Two angels approach the gates of Sodom and find Lot, Abraham’s nephew. He bids them stay with him for the night. They decline and he insists. After dinner, the men of Sodom surround the house and demand Lot produce the men so that they can have sex with them. Lot resists, offering them his daughters instead. The angels strike the men blind and tell Lot to gather his family and flee the city, for they’ve been sent by God to destroy it. Lot gathers his family to leave – his sons-in-law don’t believe him and stay.
In the morning, Lot, his wife, his two daughters and the angels flee the city. The angles tell Lot to run to the mountains. He begs them to let him go to the nearby town, Zoar. They agree and tell Lot and his family to run for their live, not even looking back. Fire and sulfur rain down on Sodom and Gomorrah, destroying the towns and the plain. Lot’s wife looks back and becomes a pillar of salt.
Abraham looks out onto the plain the and sees the destruction.
Having left Zoar and gone to a cave in the hills, Lot’s daughters scheme to get lot drunk and have sex with him to carry on their lineage. They do so and have two sons; Moab and Ben-Ammi.
4 Before they had gone to bed, all the men from every part of the city of Sodom—both young and old—surrounded the house. 5 They called to Lot, “Where are the men who came to you tonight? Bring them out to us so that we can have sex with them.” 6 Lot went outside to meet them and shut the door behind him 7 and said, “No, my friends. Don’t do this wicked thing.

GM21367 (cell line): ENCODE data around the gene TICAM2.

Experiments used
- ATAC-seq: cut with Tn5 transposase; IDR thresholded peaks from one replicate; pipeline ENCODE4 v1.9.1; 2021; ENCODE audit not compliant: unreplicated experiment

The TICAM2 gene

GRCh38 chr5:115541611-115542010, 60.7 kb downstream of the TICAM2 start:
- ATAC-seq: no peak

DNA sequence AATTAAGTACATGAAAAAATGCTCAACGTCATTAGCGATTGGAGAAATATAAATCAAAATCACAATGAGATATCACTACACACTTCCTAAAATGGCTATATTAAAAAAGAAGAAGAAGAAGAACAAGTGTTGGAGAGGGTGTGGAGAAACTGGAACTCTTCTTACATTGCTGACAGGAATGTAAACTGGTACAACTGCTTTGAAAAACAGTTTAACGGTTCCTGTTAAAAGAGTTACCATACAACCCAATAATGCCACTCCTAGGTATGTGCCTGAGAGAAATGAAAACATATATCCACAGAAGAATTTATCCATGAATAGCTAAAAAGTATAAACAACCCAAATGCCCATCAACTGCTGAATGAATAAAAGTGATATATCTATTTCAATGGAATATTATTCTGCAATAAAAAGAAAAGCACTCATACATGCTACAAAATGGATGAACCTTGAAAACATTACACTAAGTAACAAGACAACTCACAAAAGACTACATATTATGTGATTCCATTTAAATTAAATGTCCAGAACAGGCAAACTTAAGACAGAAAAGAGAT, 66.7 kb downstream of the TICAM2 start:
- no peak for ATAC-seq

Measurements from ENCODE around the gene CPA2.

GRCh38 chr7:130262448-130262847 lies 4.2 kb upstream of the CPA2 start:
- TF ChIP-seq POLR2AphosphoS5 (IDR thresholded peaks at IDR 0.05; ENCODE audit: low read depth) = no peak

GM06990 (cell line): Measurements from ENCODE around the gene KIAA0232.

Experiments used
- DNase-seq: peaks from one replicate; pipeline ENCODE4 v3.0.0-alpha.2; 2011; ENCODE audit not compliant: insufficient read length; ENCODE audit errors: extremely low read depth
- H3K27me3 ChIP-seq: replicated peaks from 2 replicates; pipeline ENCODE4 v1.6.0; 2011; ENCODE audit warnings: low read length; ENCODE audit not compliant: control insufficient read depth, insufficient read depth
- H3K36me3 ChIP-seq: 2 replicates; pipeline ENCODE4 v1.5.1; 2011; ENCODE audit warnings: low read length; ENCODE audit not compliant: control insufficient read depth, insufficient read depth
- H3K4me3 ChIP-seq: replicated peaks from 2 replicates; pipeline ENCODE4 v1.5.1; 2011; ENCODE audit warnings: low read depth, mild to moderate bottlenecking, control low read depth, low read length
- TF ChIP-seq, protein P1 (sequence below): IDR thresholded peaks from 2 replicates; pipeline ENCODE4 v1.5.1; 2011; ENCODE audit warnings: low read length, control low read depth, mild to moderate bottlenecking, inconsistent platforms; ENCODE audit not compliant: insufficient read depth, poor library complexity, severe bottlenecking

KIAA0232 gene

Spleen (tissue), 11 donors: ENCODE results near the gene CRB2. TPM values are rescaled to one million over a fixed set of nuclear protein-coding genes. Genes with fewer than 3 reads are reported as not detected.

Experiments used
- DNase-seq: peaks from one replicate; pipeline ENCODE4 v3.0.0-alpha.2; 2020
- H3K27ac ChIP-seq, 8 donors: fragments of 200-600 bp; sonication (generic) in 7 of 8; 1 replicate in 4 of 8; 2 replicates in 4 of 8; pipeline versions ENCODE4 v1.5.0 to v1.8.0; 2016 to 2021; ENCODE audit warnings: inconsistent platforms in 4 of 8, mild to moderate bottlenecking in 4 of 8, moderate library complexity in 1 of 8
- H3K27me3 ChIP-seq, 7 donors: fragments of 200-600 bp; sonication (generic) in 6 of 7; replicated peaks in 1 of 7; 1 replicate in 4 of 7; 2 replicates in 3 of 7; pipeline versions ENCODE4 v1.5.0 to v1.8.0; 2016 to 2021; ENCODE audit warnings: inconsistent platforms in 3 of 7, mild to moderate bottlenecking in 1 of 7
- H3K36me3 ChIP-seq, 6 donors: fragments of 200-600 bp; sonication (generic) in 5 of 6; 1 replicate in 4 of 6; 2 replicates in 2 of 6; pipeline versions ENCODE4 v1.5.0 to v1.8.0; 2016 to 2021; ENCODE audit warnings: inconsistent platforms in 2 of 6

This passage is the basis of the word “sodomy” and the sin that’s associated with homosexuality.
If you were a fire-and-brimstone preacher, you would think that the men of Sodom’s demand to rape the angles is the sole reason that Sodom and Gomorrah are destroyed. That’s simply not in the bible. In the preceding chapter, the angles tell Abraham that they’re going to investigate the general wickedness of the cities. The demands to rape the strangers is simply another – albeit dramatic – manifestation of their wickedness.
All of this hinges on the translation of the word “know”. The non-sexual interpretation makes the men of Sodom demanding to interrogate the strangers; with their disrespect and lack of hospitability being their crime, among their general wickedness.
3,000 years later, it’s the beastiality that still captures the imagination.
Interestingly, Lot offers to let the townspeople rape his daughters instead without hesitation. The violation of the strangers, whom Lot has taken into his home and shown hospitality for the night, is the greater offence.
As Lot’s family flees the city, his wife looks back: she hesitates, unable to let go of her attachment to the life she’s been forced to leave behind.
Even though Lot and his daughters have survived the wickedness from which they’ve fled, his daughters turn around and plot an incestuous coupling with their father.
We’re still tracing the lineage from Noah and now coming to Moab and Ben-Ammi.